De Koning also followed this path. Immediately after graduation in 1876, he started working as a ‘clerk of works’ for Rijkswaterstaat in Nijmegen. Aged twenty-one, he was responsible for measuring the flow of water in rivers.
Five years before, Johan van Hasselt had chosen a different path, as he “felt more attracted to private, rather than public service, and took up a position on the Nijmegen to Tilburg railway, which had won a private concession and was still at an early stage of planning.” He moved to Nijmegen in 1876.
Nijmegen was also the place where the two engineers met for the first time in 1877. The city was a perfect example of the ‘march of progress’: at that moment the old city walls were being pulled down and the river Waal normalised. By 1879, a railway bridge and a new station had been added.
A close friendship quickly developed between the two engineers. Without working together professionally, they spontaneously discussed all kinds of technical topics, and often, De Koning would accompany “Van Hasselt during his measuring activities or other fieldwork”.
The riverside quay along the Waal in Nijmegen with steam packets and railway bridge - symbols of a new age, ca. 1900. (source: Regionaal Archief Nijmegen, F52154)
Johan van Hasselt was to become a busy man. The private railway company for which he worked was not a financial or organisational success. This led to work regularly being halted. Van Hasselt began to take on private assignments “of a technical nature” and the number of these increased. Eventually, when the railway company was reorganised, he was asked to come back, but he preferred to dedicate himself entirely to his own private civil engineering projects.
In the meantime, Jacobus de Koning had exchanged his administrative work with Rijkswaterstaat for a job with the Staatsspoorwegen, the state railways. In 1879 he married Marie van den Bosch, a woman who came from a family of high standing, and moved into a house in a wealthy neighbourhood in Rotterdam. De Koning was working on the Rotterdam to Hook of Holland railway line. He was bitterly disappointed with this job. He was bored, had fundamental doubts about a future career in engineering and, to do something useful, he started learning Italian and Spanish in his spare time: “in less than no time, thanks to his excellent memory, he overcame one of the major obstacles to Spanish, the irregular verbs”. He gave serious thought to devoting his future to language and literature.
He decided to ask the advice of his friend Van Hasselt about this dilemma. Van Hasselt believed that it would be a loss for the engineering profession if De Koning turned his back on it and at the same time hit upon an idea. If De Koning became his partner, he suggested, they could shift mountains of work together! The two gentlemen lost no time: “De Koning immediately discussed the matter with Van Hasselt and in the space of a few hours they had agreed a deal”.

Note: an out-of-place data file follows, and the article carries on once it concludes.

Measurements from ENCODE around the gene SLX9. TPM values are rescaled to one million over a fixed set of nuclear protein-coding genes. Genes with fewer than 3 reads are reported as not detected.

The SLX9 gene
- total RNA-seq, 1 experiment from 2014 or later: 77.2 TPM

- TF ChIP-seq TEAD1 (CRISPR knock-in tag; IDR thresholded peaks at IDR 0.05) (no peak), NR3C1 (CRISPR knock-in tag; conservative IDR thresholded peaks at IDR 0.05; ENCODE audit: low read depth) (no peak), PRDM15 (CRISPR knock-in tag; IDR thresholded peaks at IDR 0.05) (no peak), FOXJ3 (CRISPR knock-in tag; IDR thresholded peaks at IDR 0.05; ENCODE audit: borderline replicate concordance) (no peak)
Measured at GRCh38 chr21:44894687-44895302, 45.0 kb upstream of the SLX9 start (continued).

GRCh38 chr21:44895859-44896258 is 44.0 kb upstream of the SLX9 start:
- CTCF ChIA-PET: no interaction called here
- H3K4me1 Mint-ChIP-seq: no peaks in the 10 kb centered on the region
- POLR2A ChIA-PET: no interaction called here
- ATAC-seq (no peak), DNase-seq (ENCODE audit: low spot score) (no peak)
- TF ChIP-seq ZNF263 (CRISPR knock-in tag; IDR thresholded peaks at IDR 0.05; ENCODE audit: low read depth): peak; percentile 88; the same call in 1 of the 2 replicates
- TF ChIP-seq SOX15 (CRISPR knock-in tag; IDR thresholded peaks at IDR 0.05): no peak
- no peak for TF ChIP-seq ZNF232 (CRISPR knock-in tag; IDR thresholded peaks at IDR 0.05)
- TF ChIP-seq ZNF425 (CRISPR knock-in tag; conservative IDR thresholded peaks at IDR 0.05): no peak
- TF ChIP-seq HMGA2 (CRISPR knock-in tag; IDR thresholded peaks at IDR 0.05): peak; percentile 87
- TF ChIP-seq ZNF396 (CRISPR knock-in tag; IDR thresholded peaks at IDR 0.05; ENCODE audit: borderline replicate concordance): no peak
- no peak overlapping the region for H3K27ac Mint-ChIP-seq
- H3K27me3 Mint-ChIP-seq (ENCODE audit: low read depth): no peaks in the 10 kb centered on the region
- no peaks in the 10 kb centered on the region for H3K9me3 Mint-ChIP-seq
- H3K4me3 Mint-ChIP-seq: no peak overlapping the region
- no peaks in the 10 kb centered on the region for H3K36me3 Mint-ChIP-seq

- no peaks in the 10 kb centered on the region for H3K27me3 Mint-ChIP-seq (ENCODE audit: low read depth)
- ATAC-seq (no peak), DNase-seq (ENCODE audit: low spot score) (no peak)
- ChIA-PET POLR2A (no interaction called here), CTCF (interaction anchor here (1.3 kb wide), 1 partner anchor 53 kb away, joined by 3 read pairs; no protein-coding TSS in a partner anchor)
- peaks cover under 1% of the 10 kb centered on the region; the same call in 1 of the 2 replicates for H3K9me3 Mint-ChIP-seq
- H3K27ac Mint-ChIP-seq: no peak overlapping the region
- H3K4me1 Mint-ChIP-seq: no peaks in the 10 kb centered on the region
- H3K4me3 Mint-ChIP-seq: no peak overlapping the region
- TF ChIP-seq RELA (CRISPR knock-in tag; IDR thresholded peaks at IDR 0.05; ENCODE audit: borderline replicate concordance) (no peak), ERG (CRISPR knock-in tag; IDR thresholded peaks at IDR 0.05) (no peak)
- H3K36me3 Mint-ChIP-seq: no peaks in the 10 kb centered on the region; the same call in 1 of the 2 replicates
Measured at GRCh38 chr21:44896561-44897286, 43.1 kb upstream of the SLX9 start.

Van Hasselt’s letter to Stork with the announcement of his new partner, fellow engineer J. de Koning, and the name of their firm, 15 October 1881. (source: company archives Royal HaskoningDHV)
The firm was established in Nijmegen in late 1881 under the name of J. van Hasselt & De Koning: the two partners sent a series of letters to their business contacts announcing their news. They worked from the home of Johan van Hasselt at Hertogsteeg 111 18].
Setting up an engineering firm might seem unexceptional today, but at that time it was quite revolutionary. The business adopted the principle of carrying out “purely scientific and technical work”, specifically ruling out working as an agency which would represent other businesses.
Nijmegen street scene with carriage and – modern – telegraph pole, ca. 1895. (source: Regionaal Archief Nijmegen, D91)
They wrote: “… Regarding the second point, we operate, at least for the time being, exclusively within the technical and scientific scope of our profession and not in the field of commerce. Consequently, we have no agencies, neither are we seeking any, however, reserving the right to appoint a single agency of high standing, should the situation arise. The reason for this should be easy for you to understand: by appointing agencies one is sacrificing, to a greater or lesser extent, one’s independent status as a consulting engineer and we should only encumber ourselves with this if such a large commission was promised as would warrant a change in our assumed standpoint.”